Why is this important?
When you make a pitch, your message is comprised of three elements:
- Body language
All three elements need to say the same thing to convey a clear meaning. People most often go wrong when their words say one thing, but their voice and body don’t match those words. When this happens people get a mixed message. Your impact is often influenced more by voice and body language than your words . Therefore it is very important to align all three elements to get your ideas across with impact.
These 5 tips will help you to create maximum impact to persuade people of your ideas.
1. Use the ‘magic structure’: Why? What? How? What if? When planning the words to say, use this easy-to-follow structure:
- Why? Give your audience reasons to listen. Get them curious.
- What? Introduce your idea or key message.
- How? Explain how it works. Give examples and evidence.
- What if? Highlight potential problems and how to deal with them.
- What if? Ask for your call-to-action and summarise the benefits of taking that action.
These are the four key questions on the minds of any audience. They are the basis of ‘The 4 Mat System’ developed by Bernice McCarthy.
2. Make your voice easy to listen to
- Speak slower: Most people need to speak more slowly than they think they do. If you speak at too quickly people may not catch what you said.
- Vary the pace: Although you need to generally speak slower than usual, speed up occasionally to add excitement and slow down even more when you want to be more serious.
- Use extra emphasis and pauses for key points: Put extra emphasis in your voice to ‘land’ important messages. A dramatic pause gives an audience a chance to absorb your message and reflect on it.
3. Use gestures to show what you mean
- Use your hands as you would naturally: Just let your hands move as you would in normal conversation.
- Paint pictures with gestures: People will find you easier to understand when you use gestures. Let your gestures paint pictures. You can describe size, movement, shape and much more.
- Be clear and deliberate: Don’t make really fast gestures or flit about. Instead use firm and clear gestures.
4. Make eye contact with people in your audience
- Make eye contact with each person: If the size of the audience permits, make direct eye contact with everyone.
- Move eye contact randomly: Rather than using an ordered sequence such as left to right across a row of people, make eye contact randomly and this will look natural.
- If the audience is too big to look at people individually: Mentally divide the audience into groups. Look at someone in one of the groups and then the whole group will feel as if you are looking at them. Move around groups to cover the whole audience. Then just look individually at people if they are near to you.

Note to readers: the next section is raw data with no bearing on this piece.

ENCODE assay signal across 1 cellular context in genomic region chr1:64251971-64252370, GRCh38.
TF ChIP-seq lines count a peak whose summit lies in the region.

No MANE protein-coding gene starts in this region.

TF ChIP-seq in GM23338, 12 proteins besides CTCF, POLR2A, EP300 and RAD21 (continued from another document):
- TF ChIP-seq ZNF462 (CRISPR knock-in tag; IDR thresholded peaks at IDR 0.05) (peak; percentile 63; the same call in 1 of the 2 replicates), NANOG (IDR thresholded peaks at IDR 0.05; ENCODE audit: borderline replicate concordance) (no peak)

5. Stand upright and in a confident posture
- Feet hip-width apart: with toes pointing slightly outwards. This gives a solid base. Stay still unless you have a reason to move.
- Keep legs straight: avoid leaning to one side or changing weight from one leg to another.
- Hold your head up: confidently and look at the audience.
Top tips for pitching online e.g. on Zoom
- Stand up for extra impact – just as you would in face-to-face presentations: You will look and feel more confident. Raise the level of your computer to have your webcam at eye level . If you have to sit, then sit upright on edge of the seat.
- Slow down but raise your energy: You have less impact when seen online than face-to -face. You can compensate for this by lifting your energy but also taking care to be more deliberate and slower in your voice.
- Frame yourself in the camera so hand gestures can be seen: When the audience can see your hand gestures they will understand you easier. You will also flow better when you use gestures.
About the author
Graham is a speaker and speaker coach, best known for his ability to convey ideas with a sketch. His talk at TEDx Hull has been viewed by 37 million people and he has appeared on television and radio.
His book, ‘The Art of Business Communication’ was shortlisted for the Chartered Management Institute’s Management Book of the Year 2016.
His latest book ‘The Speaker’s Coach’ won a Highly Commended award in the Business Book Awards 2020. It was listed in CEO Magazine’s ‘Ten Most Inspirational Business Books for 2020.’
Books by Graham Shaw
‘The Speaker’s Coach’ – 60 secrets to make your talk, speech, or presentation amazing
‘The Art of Business Communication’ – How to use pictures, charts, and graphics to make your ideas stick!
This content has been created by authors in their personal capacity. Any views, thoughts and opinions expressed belong solely to the authors and do not necessarily reflect the official policy or position of Pearson.